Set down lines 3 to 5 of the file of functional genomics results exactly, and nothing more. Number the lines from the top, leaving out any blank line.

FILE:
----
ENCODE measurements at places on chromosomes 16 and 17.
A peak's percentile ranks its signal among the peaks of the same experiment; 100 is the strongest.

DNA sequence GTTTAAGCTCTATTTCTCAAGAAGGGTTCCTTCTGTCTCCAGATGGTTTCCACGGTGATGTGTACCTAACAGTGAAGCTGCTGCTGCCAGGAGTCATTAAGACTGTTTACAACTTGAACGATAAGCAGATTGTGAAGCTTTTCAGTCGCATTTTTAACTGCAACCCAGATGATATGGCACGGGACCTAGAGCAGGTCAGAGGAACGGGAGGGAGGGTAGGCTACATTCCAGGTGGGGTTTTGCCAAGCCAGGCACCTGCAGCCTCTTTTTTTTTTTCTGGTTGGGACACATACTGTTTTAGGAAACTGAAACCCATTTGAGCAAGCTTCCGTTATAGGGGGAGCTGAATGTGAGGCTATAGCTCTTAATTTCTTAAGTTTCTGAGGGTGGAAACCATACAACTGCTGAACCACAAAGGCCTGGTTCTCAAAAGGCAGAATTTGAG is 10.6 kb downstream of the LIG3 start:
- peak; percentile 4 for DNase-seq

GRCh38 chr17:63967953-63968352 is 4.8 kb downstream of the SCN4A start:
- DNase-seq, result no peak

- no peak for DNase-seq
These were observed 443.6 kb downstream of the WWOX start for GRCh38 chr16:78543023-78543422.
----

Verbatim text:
DNA sequence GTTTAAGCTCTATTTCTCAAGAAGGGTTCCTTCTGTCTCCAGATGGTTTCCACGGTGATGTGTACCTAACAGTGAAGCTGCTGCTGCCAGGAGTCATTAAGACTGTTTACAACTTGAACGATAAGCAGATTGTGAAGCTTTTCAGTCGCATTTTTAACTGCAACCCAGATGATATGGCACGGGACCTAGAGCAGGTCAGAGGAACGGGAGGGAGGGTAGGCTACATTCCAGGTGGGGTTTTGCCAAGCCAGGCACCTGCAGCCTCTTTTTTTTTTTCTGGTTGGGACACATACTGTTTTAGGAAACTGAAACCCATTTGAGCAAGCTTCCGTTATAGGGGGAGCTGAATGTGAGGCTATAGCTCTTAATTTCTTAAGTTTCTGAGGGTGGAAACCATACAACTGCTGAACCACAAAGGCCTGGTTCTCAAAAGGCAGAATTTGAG is 10.6 kb downstream of the LIG3 start:
- peak; percentile 4 for DNase-seq

GRCh38 chr17:63967953-63968352 is 4.8 kb downstream of the SCN4A start: